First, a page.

Gains in Executive Functioning

Executive functioning has been correlated with being able to live well independently as people age. Executive functioning involves the ability to plan ahead and make decisions. Some research has shown that dance programs increase the executive functioning ability of older adults.

Improved Visuospatial Ability

Dancing has been shown to improve visuospatial abilitly in older adults. Visuaospatial ability (the understanding of visual perception and spatial relationships) declines in people who develop dementia.

Improved Episodic Memory in Latinos

In one study, older Latinos participated in a 2-week session of Latin dancing.

Following the conclusion of this program, researchers found that participants' episodic memory and general cognition improved.

Why Does Dancing Benefit the Brain?

Dancing requires the use of several parts of our brain, and the music we dance to also engages the mind. Social interaction has shown to decrease the risk of dementia as well, and many types of dancing involve social interaction.

Dancing is also great physical exercise. Numerous studies have concluded that regular physical exercise significantly reduces the risk of dementia. In fact, one study found that almost any kind of physical activity is likely to reduce the risk.

Using Dance in Dementia Care 

Dance has also been used as an intervention for people who have already developed dementia. Some research found that persons with dementia who participated in a dancing group experienced improved mood and communication abilities following a 10-week pilot program.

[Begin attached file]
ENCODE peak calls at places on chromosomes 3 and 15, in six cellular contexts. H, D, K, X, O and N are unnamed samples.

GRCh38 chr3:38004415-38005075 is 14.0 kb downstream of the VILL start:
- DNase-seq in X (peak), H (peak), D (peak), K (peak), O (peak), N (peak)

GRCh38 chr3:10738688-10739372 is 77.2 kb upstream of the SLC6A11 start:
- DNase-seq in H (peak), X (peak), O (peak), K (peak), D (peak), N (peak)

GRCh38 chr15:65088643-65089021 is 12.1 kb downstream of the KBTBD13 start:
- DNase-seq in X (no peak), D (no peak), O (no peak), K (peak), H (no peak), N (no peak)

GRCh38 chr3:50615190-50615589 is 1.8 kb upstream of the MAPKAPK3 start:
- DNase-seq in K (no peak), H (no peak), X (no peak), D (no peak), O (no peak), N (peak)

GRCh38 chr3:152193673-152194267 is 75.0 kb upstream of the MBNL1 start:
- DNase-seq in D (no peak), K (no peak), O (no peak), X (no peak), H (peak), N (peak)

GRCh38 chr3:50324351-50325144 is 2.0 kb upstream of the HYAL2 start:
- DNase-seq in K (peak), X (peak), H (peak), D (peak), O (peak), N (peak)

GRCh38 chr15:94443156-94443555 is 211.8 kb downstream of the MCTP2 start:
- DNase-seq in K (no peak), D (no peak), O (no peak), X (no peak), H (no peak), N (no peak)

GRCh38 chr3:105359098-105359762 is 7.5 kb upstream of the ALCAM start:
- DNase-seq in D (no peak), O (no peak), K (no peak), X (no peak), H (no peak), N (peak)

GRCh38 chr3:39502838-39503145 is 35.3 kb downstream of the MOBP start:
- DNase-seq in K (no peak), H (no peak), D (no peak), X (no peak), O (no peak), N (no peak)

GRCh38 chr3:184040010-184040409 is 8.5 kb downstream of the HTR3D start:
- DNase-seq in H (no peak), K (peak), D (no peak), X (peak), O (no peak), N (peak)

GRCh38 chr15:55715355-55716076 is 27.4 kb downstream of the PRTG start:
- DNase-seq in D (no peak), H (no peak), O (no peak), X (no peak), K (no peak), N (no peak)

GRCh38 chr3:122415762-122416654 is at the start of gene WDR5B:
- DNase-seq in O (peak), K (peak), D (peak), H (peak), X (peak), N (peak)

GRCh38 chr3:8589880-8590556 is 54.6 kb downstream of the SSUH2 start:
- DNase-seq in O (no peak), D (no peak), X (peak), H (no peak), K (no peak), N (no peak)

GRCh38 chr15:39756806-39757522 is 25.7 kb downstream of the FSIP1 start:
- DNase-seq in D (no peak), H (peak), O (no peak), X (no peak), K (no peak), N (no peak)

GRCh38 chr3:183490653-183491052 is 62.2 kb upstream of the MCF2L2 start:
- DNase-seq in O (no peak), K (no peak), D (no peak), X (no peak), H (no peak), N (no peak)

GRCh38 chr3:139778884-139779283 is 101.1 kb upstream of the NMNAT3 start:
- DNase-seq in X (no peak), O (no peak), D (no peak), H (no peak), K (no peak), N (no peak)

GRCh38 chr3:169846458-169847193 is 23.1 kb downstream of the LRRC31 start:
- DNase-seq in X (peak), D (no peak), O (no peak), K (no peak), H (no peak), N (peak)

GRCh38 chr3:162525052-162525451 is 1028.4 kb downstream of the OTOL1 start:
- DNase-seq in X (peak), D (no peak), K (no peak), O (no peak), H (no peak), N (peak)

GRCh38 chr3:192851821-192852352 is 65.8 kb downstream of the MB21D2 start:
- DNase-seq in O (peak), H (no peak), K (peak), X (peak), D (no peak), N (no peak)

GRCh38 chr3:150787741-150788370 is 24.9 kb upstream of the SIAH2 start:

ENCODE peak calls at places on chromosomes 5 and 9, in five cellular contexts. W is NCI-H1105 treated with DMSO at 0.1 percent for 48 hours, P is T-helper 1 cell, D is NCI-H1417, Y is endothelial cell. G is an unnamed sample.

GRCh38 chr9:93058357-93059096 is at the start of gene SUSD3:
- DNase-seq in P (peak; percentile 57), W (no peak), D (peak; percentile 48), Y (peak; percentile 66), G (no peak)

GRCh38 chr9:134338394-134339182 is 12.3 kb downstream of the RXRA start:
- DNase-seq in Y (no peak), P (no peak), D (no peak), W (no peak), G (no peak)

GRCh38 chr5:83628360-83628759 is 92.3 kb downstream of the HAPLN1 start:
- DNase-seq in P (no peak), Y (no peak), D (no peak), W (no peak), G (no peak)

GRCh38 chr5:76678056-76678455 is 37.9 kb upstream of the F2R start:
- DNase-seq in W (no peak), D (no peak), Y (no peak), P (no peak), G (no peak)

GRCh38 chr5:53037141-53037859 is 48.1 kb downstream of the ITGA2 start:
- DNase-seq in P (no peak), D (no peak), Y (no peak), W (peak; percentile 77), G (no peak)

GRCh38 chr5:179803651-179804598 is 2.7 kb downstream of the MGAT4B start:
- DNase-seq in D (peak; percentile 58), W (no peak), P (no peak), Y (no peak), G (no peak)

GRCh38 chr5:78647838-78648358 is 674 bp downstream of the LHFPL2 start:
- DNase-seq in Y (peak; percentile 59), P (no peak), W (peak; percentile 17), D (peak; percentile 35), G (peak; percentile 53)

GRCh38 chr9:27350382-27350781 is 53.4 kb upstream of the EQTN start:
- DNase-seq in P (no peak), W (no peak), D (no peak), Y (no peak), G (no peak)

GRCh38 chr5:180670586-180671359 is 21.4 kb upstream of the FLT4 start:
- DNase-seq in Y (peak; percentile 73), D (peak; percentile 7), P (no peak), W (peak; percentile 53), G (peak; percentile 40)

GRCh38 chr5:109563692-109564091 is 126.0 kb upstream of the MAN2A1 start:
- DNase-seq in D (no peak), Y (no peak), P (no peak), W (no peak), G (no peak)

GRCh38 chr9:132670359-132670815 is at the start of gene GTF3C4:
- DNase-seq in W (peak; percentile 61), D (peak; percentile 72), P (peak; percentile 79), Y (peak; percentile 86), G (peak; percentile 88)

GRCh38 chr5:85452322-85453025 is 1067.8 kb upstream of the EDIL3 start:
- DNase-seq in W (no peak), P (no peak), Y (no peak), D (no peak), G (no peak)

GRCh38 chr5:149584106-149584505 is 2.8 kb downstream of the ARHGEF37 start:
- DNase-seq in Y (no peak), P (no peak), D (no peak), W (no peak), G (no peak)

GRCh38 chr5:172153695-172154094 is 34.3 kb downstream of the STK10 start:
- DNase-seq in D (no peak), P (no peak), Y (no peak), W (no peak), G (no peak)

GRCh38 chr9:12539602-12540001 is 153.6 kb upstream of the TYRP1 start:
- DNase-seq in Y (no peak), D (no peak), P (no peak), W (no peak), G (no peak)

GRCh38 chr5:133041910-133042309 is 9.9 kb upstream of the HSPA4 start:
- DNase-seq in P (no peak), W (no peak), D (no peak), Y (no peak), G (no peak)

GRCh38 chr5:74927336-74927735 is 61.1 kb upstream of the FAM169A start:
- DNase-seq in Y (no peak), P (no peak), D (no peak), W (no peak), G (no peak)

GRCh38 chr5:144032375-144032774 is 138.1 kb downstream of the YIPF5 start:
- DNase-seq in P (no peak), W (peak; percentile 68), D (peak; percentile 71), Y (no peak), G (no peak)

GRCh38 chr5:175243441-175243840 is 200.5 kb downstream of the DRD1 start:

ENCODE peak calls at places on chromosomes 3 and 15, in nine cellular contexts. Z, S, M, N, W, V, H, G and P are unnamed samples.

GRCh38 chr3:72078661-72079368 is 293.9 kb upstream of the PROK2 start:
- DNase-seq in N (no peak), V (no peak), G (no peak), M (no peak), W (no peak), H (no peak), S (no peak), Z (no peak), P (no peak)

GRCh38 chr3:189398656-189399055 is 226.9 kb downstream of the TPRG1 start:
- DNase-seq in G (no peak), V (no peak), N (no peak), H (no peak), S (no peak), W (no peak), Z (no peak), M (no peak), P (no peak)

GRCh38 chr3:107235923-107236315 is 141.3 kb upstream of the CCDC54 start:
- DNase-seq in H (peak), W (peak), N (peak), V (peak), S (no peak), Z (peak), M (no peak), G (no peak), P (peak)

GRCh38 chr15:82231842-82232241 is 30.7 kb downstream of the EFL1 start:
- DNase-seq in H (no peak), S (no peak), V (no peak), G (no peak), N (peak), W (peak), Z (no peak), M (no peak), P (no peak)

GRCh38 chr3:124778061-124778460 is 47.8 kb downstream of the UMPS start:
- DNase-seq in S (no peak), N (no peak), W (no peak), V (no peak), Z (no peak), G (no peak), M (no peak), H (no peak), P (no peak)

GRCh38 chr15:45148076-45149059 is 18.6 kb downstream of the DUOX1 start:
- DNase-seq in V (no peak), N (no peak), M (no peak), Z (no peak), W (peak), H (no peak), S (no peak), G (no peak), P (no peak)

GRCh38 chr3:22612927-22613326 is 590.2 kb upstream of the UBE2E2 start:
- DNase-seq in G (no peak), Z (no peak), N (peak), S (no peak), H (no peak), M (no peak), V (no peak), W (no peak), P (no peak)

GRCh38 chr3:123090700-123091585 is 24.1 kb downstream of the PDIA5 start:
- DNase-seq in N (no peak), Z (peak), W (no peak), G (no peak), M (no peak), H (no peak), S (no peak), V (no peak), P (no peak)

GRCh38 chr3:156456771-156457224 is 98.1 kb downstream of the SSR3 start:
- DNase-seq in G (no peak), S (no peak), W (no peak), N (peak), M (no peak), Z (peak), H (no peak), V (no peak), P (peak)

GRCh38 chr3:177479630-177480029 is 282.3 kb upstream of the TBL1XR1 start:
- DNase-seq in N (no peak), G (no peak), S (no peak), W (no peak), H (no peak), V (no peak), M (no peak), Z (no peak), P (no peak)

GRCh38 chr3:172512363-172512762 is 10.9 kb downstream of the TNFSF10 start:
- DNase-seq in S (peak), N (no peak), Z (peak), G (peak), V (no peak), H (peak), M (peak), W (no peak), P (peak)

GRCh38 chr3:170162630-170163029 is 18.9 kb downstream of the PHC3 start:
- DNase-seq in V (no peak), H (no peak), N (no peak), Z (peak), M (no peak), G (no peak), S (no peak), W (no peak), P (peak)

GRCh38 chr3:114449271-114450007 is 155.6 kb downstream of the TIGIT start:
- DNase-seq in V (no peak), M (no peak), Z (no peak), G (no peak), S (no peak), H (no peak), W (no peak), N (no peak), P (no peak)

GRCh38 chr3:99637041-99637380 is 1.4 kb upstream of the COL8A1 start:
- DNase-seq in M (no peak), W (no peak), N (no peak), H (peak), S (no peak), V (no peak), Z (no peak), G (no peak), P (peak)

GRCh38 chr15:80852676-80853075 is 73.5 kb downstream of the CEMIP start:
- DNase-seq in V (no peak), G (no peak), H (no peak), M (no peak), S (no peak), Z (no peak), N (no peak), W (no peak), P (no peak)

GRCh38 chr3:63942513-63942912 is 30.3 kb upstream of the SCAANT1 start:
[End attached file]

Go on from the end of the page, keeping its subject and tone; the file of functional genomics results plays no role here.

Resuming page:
A Word From Verywell

While there's no single miracle solution for the aging mind, dancing may be a fun and effective way to exercise your body and your brain. Combining physical exercise, such as dancing, with mental activity and a healthy diet can go a long way towards keeping your mind and body healthy.

Sources:

Annals of the New York Academy of Sciences. Apr 20, 2015. Dance and the brain: a review. https://www.researchgate.net/publication/273474028_Dance_and_the_brain_A_review

Dementia and Geriatric Cognitive Disorders Extra.  2016 Sep-Dec; 6(3): 508–517. https://www.ncbi.nlm.nih.gov/pmc/articles/PMC5123027/​

Dementia. Vol 11, Issue 6, 2012. 'Dancing down memory lane': Circle dancing as a psychotherapeutic intervention in dementia—a pilot study. http://journals.sagepub.com/doi/abs/10.1177/1471301211420509

Frontiers in Aging Neuroscience. White Matter Integrity Declined Over 6-Months, but Dance Intervention Improved Integrity of the Fornix of Older Adults. http://journal.frontiersin.org/article/10.3389/fnagi.2017.00059/full​

Frontiers in Aging Neuroscience. 2016; 8: 26. Cognitive Benefits of Social Dancing and Walking in Old Age: The Dancing Mind Randomized Controlled Trial. https://www.ncbi.nlm.nih.gov/pmc/articles/PMC4761858/​

Journal of Aging and Physical Activity. 2017 Jan;25(1):32-40. The Efficacy of a Dance Intervention as Cognitive Training for the Old-Old. https://www.ncbi.nlm.nih.gov/pubmed/27182068​

The New England Journal of Medicine. 2003; 348:2508-2516. Leisure Activities and the Risk of Dementia in the Elderly. http://www.nejm.org/doi/full/10.1056/NEJMoa022252​